Rebecca Robins wears many titles: Entrepreneur, yoga instructor, raw foodie, published author, and, oh also, Cornell Ph.D. student (Dept. of Communication, Agriculture & Life Sciences). I met Rebecca two years ago at a GreenStar class that she taught on raw foods. She seemed to radiate energy and warmth. It was a good endorsement for eating raw food, and I promptly went out and bought a fabric bag to make my own raw nut milks. Later, as I got to know her better through other avenues, I learned that ‘raw food chef/teacher’ was not even her main act. With a recently published book (Sleep for Success), and a newly started business as a sleep consultant and speaker, Rebecca is undoubtedly busy, yet always comes across with a friendly warm smile and upbeat demeanor. I recently caught up with Rebecca to ask her some questions and see what she is up to now:
2. You wear many a hat (Ph.D. student, raw foodie, yoga instructor, author), how do you have the energy for all these endeavors? Is it the raw foods? Sleep habits? What motivates you?
That is very kind, and yes good sleep is absolutely my secret. I’m not talking about lounging around and wasting the day, but as my long time mentor, colleague, and past professor Dr. Mass and I describe our work: we are talking about power sleep for peak performance. Getting adequate sleep, between 7 and 8 hours on average for adults and 9 for teens, is the best way to reach your dreams whatever they may be.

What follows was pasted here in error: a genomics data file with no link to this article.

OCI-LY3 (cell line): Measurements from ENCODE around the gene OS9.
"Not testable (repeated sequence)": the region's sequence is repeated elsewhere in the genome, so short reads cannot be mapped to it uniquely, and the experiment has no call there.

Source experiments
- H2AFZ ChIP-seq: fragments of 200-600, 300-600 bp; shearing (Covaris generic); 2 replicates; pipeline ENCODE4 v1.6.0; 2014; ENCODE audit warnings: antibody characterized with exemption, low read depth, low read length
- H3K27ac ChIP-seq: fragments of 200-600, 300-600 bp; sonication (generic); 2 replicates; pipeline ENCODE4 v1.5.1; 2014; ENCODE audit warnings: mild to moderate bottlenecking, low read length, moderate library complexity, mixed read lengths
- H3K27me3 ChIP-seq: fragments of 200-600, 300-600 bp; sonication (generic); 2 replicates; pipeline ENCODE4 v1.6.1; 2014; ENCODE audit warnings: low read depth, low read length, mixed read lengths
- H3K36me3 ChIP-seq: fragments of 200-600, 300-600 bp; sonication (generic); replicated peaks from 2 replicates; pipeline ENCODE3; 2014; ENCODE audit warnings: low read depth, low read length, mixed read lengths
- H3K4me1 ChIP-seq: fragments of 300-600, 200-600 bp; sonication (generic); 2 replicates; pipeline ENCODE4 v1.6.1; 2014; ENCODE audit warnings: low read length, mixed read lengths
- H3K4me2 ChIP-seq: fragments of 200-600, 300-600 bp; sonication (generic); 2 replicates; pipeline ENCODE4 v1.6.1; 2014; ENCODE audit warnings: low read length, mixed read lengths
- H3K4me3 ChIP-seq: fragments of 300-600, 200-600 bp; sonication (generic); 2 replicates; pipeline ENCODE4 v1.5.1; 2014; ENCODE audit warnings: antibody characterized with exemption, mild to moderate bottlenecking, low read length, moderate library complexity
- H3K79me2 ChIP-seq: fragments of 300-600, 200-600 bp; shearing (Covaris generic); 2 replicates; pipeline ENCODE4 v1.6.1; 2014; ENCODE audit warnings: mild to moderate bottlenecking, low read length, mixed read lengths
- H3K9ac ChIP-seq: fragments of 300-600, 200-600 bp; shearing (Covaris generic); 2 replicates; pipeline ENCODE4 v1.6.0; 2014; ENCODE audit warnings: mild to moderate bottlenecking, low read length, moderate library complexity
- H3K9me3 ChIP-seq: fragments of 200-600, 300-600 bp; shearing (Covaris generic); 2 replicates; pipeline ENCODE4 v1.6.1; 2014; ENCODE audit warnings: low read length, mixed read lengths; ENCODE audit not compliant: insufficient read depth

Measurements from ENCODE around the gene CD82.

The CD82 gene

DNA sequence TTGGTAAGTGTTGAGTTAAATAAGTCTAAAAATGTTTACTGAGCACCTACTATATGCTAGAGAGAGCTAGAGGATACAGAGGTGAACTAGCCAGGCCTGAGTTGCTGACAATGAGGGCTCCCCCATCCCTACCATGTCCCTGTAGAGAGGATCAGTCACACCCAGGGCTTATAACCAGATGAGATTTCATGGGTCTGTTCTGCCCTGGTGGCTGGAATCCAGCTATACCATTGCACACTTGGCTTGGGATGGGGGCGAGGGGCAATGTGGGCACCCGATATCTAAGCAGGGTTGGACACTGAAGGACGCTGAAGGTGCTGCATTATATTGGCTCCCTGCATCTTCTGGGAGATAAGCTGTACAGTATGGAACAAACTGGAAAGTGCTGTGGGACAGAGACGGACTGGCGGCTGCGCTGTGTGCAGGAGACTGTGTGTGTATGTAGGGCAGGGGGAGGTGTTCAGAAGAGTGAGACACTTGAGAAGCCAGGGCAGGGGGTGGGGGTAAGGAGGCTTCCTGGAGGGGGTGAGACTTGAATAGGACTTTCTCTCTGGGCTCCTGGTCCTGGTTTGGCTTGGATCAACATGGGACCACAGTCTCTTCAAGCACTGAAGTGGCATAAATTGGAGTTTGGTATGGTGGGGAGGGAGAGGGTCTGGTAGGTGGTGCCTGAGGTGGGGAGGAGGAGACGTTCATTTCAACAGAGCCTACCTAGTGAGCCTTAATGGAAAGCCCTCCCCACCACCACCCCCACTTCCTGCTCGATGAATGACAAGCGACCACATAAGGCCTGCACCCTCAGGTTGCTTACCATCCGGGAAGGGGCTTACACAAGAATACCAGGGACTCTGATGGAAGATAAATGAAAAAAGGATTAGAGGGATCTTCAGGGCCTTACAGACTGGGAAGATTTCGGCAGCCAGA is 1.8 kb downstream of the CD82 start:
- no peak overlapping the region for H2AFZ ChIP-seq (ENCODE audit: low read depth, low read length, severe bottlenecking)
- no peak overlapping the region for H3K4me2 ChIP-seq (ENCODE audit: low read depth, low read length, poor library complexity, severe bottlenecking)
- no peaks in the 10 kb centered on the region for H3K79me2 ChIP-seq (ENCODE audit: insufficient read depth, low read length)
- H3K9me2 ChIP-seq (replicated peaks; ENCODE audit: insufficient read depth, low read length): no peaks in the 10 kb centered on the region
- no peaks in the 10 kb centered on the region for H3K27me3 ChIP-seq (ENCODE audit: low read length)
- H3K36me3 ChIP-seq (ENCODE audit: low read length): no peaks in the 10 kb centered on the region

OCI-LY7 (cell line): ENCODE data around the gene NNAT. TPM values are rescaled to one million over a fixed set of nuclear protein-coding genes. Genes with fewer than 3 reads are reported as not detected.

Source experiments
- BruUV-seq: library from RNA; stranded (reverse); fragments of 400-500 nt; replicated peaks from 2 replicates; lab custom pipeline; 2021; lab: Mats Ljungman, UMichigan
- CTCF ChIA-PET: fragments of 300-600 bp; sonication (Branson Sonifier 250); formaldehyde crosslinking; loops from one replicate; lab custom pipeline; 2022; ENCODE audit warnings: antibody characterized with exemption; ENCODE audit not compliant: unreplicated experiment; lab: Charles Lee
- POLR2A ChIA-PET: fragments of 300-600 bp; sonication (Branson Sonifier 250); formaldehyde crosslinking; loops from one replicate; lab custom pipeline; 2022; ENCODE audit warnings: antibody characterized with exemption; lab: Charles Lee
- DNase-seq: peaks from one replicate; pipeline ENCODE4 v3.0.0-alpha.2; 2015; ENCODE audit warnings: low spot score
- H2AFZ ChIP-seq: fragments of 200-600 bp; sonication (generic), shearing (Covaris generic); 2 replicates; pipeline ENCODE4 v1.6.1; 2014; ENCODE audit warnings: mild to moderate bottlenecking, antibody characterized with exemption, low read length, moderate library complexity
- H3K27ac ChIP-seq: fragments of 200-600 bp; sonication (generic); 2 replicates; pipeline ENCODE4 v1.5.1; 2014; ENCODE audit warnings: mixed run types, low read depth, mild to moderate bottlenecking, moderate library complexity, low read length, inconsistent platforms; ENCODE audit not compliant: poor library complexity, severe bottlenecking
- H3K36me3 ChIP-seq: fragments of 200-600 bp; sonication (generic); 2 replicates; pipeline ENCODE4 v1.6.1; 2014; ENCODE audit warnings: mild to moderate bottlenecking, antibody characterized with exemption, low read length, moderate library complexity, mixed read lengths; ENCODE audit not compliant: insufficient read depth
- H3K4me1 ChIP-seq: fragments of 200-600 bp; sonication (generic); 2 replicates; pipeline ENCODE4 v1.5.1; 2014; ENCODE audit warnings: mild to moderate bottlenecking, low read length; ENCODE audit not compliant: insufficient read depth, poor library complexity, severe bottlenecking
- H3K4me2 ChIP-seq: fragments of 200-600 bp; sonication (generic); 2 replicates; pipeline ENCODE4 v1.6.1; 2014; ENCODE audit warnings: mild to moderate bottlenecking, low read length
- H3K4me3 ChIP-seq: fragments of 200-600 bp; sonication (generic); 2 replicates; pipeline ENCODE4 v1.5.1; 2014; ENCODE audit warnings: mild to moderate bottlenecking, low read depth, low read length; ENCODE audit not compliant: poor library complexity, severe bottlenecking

off your computer an hour before this slightly new bedtime and do some reading. Take a warm bath before bed, and keep subtracting 15 minutes from your bedtime until you’re finding you can power through the entire day.
butternut squash soup. But in restaurants sometimes all bets are off because first and foremost I believe in balance. For instance, I love the salads at Moosewood, and adore their tahini vinaigrette. Is it
raw? Not sure, but life is short. Why not have your salad and dressing too?
- Bowl of greens
- 1 lemon
- 1 tbsp. Olive Oil
- Sprinkle of salt
- Sprinkle of pepper
Rinse your greens, and de-vein (pull leaves away from stem, discard stem), and then rip apart the greens. Juice the lemon over the greens in a medium bowl. Add the oil, salt, and pepper. Now, ‘massage’ the greens, by working the dressing into the leaves. Your salad may turn a beautiful color of bright green. This is where raw cooking becomes fun! Then top with your favorite nuts. This salad can be eaten in large quantities; even one bunch of greens can reduce in volume down to be a good portion for dinner. Enjoy!
Continuing my mission to help individuals, organizations, and communities get healthier. Right now I am looking for a University at which to do more research and teaching, but as a professor. Stay tuned!